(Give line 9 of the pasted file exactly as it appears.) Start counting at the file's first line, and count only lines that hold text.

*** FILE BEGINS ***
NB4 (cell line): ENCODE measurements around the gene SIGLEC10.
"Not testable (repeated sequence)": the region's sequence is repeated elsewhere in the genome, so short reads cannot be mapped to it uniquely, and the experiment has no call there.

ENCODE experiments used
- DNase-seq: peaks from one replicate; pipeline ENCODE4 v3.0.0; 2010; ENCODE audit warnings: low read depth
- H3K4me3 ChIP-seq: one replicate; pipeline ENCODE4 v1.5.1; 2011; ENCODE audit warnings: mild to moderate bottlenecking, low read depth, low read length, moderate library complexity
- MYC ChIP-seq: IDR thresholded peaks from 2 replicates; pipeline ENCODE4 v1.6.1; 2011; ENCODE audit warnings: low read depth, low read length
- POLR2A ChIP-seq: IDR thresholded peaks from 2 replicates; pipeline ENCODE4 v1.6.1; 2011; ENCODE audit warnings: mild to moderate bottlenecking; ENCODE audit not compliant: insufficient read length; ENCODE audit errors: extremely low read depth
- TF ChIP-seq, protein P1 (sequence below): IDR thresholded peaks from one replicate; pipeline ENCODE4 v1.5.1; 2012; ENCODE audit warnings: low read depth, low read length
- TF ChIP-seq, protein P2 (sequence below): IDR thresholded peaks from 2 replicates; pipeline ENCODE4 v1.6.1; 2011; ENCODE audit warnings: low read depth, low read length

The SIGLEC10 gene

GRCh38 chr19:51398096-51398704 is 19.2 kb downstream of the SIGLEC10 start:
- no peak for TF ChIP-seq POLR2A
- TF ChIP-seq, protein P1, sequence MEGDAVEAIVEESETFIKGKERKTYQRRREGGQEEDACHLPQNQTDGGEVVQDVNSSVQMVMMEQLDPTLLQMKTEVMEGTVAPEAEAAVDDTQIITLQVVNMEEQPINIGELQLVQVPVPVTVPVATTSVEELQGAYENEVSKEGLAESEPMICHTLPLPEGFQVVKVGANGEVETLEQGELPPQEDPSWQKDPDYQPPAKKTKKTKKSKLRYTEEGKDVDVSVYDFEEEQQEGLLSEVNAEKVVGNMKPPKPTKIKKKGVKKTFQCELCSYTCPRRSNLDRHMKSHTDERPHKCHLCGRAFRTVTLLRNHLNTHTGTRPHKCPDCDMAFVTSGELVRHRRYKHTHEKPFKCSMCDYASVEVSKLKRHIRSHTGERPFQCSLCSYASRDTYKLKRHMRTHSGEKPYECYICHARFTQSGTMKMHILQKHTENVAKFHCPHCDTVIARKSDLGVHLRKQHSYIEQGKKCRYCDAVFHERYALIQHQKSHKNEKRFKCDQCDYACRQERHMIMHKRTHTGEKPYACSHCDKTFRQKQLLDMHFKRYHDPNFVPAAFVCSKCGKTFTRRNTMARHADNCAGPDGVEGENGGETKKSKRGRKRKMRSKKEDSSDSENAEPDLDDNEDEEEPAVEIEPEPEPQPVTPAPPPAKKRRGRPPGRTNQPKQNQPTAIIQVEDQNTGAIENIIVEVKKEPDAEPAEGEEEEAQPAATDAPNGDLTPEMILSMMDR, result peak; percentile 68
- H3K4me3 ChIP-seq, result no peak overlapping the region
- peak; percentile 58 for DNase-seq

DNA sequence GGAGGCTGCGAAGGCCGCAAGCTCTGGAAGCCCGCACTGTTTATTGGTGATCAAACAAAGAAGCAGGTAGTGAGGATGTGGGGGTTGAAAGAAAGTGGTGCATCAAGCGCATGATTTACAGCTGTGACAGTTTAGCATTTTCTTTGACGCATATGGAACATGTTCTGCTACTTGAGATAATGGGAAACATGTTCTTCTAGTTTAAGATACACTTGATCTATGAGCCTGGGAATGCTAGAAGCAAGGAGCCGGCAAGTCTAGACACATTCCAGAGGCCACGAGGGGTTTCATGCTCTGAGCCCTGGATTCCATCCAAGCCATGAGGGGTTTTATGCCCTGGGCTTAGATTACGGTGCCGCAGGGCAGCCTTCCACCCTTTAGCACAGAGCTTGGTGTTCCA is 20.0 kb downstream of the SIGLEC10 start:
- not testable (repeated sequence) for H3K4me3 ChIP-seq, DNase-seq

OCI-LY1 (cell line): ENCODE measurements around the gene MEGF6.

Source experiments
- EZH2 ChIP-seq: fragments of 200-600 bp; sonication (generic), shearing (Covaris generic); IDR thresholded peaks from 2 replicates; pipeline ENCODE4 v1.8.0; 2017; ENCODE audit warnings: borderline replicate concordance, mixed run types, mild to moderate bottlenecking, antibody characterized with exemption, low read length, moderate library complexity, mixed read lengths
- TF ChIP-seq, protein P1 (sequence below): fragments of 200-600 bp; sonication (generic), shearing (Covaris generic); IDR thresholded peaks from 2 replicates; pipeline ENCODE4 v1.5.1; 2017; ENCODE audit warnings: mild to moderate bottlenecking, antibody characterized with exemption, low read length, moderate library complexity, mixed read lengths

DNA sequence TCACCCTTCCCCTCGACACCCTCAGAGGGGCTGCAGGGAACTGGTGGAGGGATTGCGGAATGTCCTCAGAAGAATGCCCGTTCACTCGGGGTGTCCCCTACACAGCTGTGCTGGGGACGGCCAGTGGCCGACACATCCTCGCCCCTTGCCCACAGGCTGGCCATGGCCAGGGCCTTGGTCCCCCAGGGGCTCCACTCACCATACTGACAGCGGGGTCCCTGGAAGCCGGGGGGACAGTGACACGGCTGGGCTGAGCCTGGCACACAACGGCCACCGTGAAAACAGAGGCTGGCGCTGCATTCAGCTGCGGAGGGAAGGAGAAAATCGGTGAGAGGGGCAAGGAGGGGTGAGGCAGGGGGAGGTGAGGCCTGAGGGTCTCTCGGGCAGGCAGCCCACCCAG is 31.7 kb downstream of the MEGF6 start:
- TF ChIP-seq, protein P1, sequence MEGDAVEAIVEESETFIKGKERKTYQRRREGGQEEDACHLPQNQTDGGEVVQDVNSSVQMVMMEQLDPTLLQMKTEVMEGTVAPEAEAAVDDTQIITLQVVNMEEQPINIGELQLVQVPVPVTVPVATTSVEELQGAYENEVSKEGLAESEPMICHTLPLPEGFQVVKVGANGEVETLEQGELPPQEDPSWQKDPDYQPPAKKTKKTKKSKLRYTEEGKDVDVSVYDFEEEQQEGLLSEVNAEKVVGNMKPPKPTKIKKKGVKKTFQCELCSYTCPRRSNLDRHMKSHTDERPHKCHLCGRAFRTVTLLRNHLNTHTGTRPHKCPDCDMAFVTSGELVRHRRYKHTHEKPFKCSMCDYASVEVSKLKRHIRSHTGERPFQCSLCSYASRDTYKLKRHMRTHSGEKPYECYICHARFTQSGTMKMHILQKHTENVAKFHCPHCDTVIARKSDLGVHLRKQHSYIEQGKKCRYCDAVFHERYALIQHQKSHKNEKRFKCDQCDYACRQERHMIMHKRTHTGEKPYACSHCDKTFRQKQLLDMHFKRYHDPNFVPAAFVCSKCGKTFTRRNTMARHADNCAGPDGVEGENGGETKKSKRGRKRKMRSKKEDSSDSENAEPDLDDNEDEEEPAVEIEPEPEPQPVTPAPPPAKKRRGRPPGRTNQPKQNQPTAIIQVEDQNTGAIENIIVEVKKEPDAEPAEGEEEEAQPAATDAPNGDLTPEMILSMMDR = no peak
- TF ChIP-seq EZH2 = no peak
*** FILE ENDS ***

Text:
- TF ChIP-seq, protein P2 (sequence below): IDR thresholded peaks from 2 replicates; pipeline ENCODE4 v1.6.1; 2011; ENCODE audit warnings: low read depth, low read length